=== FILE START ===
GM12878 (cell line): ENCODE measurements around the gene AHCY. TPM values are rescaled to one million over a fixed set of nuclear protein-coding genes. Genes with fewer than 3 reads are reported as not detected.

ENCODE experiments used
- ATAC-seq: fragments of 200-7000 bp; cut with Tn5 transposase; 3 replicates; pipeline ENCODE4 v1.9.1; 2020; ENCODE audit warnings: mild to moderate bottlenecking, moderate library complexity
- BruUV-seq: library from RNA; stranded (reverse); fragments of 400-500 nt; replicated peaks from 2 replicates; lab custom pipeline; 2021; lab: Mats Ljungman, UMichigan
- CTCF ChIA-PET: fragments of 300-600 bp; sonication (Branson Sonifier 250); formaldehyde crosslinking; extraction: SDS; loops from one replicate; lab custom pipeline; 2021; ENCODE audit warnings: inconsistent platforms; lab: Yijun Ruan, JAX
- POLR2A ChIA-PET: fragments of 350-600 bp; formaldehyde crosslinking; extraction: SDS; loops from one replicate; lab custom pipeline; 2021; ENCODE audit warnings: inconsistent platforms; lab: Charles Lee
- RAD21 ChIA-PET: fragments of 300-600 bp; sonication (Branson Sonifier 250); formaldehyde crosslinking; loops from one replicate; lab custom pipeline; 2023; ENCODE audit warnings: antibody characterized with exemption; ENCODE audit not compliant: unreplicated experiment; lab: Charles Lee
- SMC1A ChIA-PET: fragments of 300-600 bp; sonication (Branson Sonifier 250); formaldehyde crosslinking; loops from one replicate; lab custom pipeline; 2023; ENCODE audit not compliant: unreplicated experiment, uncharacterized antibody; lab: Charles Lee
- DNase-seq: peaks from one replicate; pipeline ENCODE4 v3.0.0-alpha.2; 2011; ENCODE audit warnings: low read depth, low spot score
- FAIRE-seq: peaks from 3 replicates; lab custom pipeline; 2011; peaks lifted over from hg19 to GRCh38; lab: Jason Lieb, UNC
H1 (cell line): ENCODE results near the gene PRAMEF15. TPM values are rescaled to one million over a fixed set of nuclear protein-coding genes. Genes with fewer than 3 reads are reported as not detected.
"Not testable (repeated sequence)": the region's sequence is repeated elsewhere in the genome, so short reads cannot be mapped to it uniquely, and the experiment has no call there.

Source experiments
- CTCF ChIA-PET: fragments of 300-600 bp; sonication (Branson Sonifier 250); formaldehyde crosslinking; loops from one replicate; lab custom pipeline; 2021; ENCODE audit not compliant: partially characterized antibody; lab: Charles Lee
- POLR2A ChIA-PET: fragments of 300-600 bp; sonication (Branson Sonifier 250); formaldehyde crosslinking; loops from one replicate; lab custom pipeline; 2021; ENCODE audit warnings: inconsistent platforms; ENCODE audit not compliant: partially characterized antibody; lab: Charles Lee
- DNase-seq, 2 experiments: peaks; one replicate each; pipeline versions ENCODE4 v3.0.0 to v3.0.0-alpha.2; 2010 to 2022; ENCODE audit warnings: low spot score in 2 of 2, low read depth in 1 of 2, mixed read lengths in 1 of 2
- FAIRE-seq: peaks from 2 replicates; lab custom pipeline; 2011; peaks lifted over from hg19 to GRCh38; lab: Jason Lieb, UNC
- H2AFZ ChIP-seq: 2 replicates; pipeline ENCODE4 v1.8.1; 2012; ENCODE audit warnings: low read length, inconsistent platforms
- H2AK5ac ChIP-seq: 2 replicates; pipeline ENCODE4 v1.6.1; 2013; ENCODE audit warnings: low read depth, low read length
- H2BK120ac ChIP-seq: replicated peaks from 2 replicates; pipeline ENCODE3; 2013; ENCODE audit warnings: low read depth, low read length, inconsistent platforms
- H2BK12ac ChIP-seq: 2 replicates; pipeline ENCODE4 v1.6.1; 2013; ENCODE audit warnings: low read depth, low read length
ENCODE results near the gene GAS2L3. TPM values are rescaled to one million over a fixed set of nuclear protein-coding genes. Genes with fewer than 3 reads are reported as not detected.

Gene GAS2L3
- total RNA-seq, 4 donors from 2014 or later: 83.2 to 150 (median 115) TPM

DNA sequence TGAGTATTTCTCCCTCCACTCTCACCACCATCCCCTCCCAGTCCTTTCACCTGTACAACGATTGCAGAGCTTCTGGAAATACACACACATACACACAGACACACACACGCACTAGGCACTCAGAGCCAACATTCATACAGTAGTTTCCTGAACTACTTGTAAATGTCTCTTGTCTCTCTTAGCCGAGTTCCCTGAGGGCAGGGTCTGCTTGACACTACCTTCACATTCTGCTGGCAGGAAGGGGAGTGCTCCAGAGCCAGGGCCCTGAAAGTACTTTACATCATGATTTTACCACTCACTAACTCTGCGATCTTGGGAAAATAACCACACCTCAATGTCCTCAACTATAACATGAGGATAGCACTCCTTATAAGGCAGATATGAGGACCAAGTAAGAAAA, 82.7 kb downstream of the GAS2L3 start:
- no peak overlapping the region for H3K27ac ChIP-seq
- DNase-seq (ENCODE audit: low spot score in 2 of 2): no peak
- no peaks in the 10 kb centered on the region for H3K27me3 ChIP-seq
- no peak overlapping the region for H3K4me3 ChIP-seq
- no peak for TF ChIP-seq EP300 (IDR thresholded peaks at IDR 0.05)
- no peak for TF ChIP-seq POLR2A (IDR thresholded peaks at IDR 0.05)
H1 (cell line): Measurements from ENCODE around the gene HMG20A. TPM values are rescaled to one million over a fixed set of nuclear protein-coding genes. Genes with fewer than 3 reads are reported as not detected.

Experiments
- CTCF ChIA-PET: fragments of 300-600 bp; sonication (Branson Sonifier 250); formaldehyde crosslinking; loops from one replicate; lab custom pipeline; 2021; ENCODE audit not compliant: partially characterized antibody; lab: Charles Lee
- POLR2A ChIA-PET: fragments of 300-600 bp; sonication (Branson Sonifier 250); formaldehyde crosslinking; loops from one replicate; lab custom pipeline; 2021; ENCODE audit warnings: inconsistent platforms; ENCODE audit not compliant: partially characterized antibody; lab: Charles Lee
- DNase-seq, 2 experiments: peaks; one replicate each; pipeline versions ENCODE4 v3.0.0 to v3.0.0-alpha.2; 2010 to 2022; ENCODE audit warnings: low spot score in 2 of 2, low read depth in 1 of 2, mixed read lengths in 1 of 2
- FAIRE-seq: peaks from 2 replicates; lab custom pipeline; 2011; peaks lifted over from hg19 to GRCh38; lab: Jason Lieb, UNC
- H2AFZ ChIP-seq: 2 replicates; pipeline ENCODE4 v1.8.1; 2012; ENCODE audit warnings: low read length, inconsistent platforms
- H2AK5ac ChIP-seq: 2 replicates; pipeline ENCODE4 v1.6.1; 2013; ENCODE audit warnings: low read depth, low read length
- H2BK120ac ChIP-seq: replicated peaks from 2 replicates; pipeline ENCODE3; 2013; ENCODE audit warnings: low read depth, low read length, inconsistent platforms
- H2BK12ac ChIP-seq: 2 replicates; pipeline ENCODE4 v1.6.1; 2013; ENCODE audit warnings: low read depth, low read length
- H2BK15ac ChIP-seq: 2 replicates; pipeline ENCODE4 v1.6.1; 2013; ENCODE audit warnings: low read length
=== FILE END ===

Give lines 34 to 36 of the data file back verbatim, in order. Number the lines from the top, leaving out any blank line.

- CTCF ChIA-PET: fragments of 300-600 bp; sonication (Branson Sonifier 250); formaldehyde crosslinking; loops from one replicate; lab custom pipeline; 2021; ENCODE audit not compliant: partially characterized antibody; lab: Charles Lee
- POLR2A ChIA-PET: fragments of 300-600 bp; sonication (Branson Sonifier 250); formaldehyde crosslinking; loops from one replicate; lab custom pipeline; 2021; ENCODE audit warnings: inconsistent platforms; ENCODE audit not compliant: partially characterized antibody; lab: Charles Lee
- DNase-seq, 2 experiments: peaks; one replicate each; pipeline versions ENCODE4 v3.0.0 to v3.0.0-alpha.2; 2010 to 2022; ENCODE audit warnings: low spot score in 2 of 2, low read depth in 1 of 2, mixed read lengths in 1 of 2